In a wide-ranging exclusive interview with New Frontier, General John Larsson commented broadly on matters pertaining to the internationalism of the Army, issues in officership—including positions assigned to married women officers, the importance of the Army’s holistic ministry and expressions of our social conscience. He began by offering his impressions of the West.
“This territory seems very ‘alive’—very spontaneous and exciting,” he said. He commented on the “energy” he felt within the leadership and within soldiers and friends. He noted that he always insisted on being able to spend time with those who attended his meetings and to speak to as many as possible in the aisles and hallways of any auditorium in which he is scheduled.
In exploring the impact of the West on the international Army, he turned quickly to its impact on his predecessor, friend, and lyricist for his music, General John Gowans (Ret.). “I believe he found the American years in the West very enriching,” he said. “You do things somewhat differently here,” he observed, “and territories around the world—especially in the United Kingdom—are embracing some of the approaches to ministry you have developed. With your ‘corps community centers’ you have great potential and much demonstrated success in joining the Army’s social ministry with its worship ministry.
“The American territories really pioneered this union,” he noted. “While the founders of the Army saw the importance of this social and spiritual link, the social work in Britain developed as an entirely separate entity. It was its own territory with its own commissioner as territorial commander, and officers in the ‘social wing’ saw themselves as completely apart from those in ‘field’ appointments.”
Larsson provided an example of the U.K. Territory’s growing commitments to holistic ministry in its publication of extensive studies that the Territory commissioned the Henley Group to undertake. This non-Army research entity was asked to examine the state of a number of important social justice issues within Britain in order to increase awareness by political and religious decisions makers of some important social issues. Three reports have been made. They concerned: The Paradox of Prosperity—issues related poverty; The Burden of Youth—problems of young people today; and The Responsibility Gap—the tensions arising from values of individuality with responsibilities related to community.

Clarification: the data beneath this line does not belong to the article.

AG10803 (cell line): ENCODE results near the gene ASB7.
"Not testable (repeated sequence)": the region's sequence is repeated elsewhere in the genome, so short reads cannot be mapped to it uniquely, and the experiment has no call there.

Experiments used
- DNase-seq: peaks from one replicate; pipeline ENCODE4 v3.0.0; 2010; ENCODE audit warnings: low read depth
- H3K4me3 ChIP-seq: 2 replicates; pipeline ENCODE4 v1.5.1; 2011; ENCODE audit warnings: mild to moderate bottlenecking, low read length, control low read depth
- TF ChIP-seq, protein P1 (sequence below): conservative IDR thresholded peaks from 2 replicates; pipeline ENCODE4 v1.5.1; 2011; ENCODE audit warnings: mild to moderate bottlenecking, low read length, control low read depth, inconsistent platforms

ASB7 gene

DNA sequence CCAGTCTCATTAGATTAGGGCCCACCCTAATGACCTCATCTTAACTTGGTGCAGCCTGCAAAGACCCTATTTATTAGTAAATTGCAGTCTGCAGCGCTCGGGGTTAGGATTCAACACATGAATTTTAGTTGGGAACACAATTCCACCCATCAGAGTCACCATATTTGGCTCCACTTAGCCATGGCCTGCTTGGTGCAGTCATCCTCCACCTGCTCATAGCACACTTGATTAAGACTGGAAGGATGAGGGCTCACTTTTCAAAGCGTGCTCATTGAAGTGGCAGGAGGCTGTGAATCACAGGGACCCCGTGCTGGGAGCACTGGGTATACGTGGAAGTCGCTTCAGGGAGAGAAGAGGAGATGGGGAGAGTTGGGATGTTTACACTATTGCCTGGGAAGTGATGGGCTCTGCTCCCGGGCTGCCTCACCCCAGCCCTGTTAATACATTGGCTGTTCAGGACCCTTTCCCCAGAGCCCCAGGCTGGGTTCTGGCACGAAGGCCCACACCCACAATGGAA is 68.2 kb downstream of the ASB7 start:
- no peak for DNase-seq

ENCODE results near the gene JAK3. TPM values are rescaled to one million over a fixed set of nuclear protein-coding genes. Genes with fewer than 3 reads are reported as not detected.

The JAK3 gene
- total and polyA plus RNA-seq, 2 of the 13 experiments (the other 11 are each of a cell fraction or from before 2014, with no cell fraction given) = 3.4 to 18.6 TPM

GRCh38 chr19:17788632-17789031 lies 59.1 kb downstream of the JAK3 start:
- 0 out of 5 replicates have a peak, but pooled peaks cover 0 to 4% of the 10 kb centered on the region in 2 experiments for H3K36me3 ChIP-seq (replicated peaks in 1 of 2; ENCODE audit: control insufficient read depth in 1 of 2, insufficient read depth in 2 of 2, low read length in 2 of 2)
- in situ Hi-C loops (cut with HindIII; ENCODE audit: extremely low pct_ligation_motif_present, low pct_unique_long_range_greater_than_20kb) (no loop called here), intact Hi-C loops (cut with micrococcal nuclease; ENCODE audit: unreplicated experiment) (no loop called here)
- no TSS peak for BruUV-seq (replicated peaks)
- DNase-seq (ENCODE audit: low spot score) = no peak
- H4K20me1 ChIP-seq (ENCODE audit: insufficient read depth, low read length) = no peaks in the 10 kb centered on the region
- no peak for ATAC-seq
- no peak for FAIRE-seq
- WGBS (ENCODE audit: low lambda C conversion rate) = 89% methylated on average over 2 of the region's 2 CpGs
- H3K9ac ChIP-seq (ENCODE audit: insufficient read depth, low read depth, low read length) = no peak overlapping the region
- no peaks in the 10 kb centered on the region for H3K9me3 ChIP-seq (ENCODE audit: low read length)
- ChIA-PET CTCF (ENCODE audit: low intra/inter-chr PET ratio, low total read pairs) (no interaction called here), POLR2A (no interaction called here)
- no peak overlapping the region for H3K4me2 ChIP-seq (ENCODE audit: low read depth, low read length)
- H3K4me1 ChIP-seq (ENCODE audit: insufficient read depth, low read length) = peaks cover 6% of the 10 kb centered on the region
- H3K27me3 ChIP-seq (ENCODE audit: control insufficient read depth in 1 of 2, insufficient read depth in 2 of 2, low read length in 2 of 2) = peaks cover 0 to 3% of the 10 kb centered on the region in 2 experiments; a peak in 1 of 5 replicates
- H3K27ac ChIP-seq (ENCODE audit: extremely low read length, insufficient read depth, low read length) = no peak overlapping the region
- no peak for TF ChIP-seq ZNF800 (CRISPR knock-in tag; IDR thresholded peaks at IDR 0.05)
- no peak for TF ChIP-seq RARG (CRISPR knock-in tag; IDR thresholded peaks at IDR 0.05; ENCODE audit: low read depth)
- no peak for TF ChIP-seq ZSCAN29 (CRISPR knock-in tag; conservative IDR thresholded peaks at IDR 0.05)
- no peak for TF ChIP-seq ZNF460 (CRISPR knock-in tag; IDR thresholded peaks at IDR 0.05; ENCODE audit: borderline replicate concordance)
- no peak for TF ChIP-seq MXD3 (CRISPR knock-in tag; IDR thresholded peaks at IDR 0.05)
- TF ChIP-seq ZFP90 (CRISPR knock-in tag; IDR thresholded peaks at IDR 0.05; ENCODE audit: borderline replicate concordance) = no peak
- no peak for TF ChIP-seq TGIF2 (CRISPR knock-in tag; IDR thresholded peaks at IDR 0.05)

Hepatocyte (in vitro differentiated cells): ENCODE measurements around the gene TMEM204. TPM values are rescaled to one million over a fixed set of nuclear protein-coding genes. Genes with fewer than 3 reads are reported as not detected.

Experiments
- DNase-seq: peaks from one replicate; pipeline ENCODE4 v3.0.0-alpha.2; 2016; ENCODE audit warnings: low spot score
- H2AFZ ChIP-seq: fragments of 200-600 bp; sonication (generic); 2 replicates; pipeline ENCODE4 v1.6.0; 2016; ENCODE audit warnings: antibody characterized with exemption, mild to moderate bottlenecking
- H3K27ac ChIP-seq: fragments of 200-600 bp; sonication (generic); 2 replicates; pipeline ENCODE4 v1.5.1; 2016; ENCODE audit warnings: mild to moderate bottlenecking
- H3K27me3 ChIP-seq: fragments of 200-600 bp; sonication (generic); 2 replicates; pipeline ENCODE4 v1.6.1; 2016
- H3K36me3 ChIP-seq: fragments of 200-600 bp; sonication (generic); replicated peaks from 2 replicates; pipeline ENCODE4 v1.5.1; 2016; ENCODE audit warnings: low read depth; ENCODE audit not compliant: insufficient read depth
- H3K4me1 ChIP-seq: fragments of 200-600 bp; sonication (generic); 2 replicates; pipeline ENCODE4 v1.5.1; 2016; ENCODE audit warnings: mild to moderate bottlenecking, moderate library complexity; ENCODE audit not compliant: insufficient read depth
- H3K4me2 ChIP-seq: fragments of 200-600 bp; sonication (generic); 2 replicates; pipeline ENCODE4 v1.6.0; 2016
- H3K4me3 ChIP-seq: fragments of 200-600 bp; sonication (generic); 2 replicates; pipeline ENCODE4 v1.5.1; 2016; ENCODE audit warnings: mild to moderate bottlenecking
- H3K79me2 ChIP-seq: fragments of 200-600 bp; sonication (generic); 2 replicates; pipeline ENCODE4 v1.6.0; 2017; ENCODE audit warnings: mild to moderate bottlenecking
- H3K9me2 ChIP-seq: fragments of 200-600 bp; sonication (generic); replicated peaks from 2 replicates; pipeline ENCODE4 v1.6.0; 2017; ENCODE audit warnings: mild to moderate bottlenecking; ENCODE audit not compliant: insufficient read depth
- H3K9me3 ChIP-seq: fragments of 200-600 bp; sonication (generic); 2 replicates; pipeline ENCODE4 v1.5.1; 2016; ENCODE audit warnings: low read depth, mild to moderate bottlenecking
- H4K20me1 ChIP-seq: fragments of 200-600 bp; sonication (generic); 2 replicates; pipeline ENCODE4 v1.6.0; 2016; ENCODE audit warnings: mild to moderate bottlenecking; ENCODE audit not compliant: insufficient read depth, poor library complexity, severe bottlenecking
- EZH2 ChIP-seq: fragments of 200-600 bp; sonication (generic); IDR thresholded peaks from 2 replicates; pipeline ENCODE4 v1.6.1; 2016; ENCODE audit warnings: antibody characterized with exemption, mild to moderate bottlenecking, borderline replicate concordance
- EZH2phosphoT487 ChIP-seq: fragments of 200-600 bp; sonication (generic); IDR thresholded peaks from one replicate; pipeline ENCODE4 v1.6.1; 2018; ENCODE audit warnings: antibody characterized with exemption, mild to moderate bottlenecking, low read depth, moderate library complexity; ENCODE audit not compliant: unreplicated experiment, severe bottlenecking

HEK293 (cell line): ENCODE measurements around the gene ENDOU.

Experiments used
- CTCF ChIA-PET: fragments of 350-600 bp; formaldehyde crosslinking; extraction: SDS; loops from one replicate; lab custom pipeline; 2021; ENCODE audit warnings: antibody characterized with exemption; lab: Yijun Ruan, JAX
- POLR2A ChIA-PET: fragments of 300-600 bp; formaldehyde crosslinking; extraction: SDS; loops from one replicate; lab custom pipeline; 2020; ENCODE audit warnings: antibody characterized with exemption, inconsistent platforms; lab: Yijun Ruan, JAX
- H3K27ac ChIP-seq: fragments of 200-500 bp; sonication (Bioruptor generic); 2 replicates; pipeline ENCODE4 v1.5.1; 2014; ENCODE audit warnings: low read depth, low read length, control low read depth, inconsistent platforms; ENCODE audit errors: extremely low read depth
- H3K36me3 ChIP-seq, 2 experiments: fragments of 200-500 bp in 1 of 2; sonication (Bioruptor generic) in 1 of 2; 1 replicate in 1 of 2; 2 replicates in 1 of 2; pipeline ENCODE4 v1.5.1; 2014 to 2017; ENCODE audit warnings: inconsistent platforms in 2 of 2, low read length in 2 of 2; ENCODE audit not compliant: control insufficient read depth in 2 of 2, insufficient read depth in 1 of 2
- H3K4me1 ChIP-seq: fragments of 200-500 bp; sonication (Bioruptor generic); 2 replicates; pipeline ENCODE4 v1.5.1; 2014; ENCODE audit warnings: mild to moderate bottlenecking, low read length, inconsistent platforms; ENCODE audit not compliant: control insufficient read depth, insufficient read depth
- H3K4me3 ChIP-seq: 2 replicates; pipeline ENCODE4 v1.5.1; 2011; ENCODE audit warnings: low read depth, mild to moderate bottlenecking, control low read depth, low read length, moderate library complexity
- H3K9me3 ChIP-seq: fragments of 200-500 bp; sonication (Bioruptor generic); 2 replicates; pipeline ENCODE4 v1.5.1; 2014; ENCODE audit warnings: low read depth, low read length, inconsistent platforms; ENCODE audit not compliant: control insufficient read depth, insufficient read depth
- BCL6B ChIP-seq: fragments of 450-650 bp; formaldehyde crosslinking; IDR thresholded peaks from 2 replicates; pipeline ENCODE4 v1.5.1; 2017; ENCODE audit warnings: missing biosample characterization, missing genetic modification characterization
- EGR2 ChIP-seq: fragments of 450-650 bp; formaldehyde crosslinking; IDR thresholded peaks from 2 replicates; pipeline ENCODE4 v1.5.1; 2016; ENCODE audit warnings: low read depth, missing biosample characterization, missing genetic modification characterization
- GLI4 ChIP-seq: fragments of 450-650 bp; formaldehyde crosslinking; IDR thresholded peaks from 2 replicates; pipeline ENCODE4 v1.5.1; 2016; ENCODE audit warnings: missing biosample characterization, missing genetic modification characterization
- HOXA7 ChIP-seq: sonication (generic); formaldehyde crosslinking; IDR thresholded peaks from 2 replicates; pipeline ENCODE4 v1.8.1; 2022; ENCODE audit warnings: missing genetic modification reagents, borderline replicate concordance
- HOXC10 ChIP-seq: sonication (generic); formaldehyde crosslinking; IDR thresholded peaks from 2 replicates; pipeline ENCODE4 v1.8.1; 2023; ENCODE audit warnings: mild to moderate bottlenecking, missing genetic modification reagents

“We need to speak out on matters of social conscience,” Larsson stated. “Sometimes we are too cautious.”
While recognizing the significant growth of applications to become Salvation Army officers in many areas of the world, Larsson was asked to comment on the declining numbers in many countries whose population is primarily Euro/white. “It’s difficult to know actual reasons. I suspect there are many—many of which could be unique to the individual. One might offer a guess that recognizes the increased interest on the part of these Army youth to find their avenues of ministry in employment rather than officership. Many have increased education and find opportunities in the Army as well as other employment.
Women officers have always had important roles in the Army. Two of our past Generals have been women. Both were single. In discussing the roles of married women officers Larsson said: “We need to look back 10 to 15 years on this question. We mustn’t lose sight of the tremendous change during that period. Now, every married woman officer has a distinct appointment. Formerly, that was not the case. More and more around the world, couples assigned to corps appointments find the names of both husband and wife identified as ‘corps officer.’ Interestingly, in the U.K. Territory those names are listed alphabetically in the Disposition of Forces.
Commissioner Freda Larsson, wife of the General, who participated in the interview, observed that the issue primarily concerned opportunities for leadership by those married women officers who desired it. The General then reported that in a number of territories around the world the wife has a major leadership appointment with the husband assigned a different responsibility.
In commenting on territorial leadership responsibilities from an international perspective, Larsson stated: “There has been a sea-change at IHQ. The next picture of the High Council will have a very different look—including officers appointed to International Headquarters. Today, there are many more territorial commanders serving in territories indigenous to their own culture. Here, he observed, the International Secretaries and the Under Secretaries bring broad multicultural representation.”
In concluding the interview, Larsson observed: “Everyone would like the Army to be perfect. We’re not—and we will never be perfect. But God is the great preserver, and He preserves those parts of our effort that move us most effectively toward His goals for us.”